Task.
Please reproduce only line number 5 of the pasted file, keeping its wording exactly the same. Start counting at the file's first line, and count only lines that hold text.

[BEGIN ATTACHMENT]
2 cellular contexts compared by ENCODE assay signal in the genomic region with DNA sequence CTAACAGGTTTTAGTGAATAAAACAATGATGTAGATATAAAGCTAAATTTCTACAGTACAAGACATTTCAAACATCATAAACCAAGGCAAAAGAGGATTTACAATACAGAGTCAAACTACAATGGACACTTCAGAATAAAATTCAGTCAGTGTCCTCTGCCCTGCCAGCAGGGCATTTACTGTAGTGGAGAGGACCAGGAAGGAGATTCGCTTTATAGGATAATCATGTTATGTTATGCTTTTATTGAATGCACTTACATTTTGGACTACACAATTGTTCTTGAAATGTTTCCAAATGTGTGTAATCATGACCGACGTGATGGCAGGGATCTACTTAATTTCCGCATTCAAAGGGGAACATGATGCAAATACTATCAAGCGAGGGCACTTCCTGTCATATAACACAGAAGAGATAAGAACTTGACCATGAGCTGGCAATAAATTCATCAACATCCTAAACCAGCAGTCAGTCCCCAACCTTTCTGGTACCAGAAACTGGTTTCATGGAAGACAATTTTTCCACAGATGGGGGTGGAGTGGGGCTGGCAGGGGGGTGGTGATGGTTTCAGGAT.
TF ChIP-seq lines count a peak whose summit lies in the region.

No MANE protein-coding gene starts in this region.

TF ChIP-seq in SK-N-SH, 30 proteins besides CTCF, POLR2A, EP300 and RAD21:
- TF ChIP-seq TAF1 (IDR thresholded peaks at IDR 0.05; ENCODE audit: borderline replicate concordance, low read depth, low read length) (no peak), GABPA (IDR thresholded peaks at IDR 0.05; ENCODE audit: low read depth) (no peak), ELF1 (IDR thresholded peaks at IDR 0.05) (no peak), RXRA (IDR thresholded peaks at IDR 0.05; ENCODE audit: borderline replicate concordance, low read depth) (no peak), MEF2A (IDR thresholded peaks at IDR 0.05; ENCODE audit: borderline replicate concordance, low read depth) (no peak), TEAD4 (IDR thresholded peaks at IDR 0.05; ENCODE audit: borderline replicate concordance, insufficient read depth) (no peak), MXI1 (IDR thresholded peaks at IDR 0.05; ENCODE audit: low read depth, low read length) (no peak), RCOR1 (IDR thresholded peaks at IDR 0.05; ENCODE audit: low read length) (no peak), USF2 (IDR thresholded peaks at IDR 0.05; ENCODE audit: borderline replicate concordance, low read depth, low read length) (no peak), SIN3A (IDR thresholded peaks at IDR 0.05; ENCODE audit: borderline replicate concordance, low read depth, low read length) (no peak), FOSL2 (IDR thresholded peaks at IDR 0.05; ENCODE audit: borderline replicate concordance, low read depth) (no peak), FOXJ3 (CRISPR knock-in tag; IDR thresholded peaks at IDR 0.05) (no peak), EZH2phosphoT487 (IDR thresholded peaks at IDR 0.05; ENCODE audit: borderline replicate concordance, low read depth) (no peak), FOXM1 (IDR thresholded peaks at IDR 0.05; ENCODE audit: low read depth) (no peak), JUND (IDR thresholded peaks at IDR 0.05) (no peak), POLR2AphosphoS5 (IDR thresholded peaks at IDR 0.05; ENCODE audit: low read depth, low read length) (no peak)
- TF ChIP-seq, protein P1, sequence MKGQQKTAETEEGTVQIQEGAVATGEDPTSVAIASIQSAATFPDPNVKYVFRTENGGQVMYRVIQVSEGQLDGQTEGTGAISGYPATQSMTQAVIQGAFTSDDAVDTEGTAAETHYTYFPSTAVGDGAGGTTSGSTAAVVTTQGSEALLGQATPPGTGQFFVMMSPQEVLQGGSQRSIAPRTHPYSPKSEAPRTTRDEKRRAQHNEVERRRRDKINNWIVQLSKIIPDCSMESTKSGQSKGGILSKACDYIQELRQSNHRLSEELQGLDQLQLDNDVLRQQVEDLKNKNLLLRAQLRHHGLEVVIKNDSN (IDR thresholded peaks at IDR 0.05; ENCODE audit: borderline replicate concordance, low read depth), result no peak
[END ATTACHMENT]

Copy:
- TF ChIP-seq TAF1 (IDR thresholded peaks at IDR 0.05; ENCODE audit: borderline replicate concordance, low read depth, low read length) (no peak), GABPA (IDR thresholded peaks at IDR 0.05; ENCODE audit: low read depth) (no peak), ELF1 (IDR thresholded peaks at IDR 0.05) (no peak), RXRA (IDR thresholded peaks at IDR 0.05; ENCODE audit: borderline replicate concordance, low read depth) (no peak), MEF2A (IDR thresholded peaks at IDR 0.05; ENCODE audit: borderline replicate concordance, low read depth) (no peak), TEAD4 (IDR thresholded peaks at IDR 0.05; ENCODE audit: borderline replicate concordance, insufficient read depth) (no peak), MXI1 (IDR thresholded peaks at IDR 0.05; ENCODE audit: low read depth, low read length) (no peak), RCOR1 (IDR thresholded peaks at IDR 0.05; ENCODE audit: low read length) (no peak), USF2 (IDR thresholded peaks at IDR 0.05; ENCODE audit: borderline replicate concordance, low read depth, low read length) (no peak), SIN3A (IDR thresholded peaks at IDR 0.05; ENCODE audit: borderline replicate concordance, low read depth, low read length) (no peak), FOSL2 (IDR thresholded peaks at IDR 0.05; ENCODE audit: borderline replicate concordance, low read depth) (no peak), FOXJ3 (CRISPR knock-in tag; IDR thresholded peaks at IDR 0.05) (no peak), EZH2phosphoT487 (IDR thresholded peaks at IDR 0.05; ENCODE audit: borderline replicate concordance, low read depth) (no peak), FOXM1 (IDR thresholded peaks at IDR 0.05; ENCODE audit: low read depth) (no peak), JUND (IDR thresholded peaks at IDR 0.05) (no peak), POLR2AphosphoS5 (IDR thresholded peaks at IDR 0.05; ENCODE audit: low read depth, low read length) (no peak)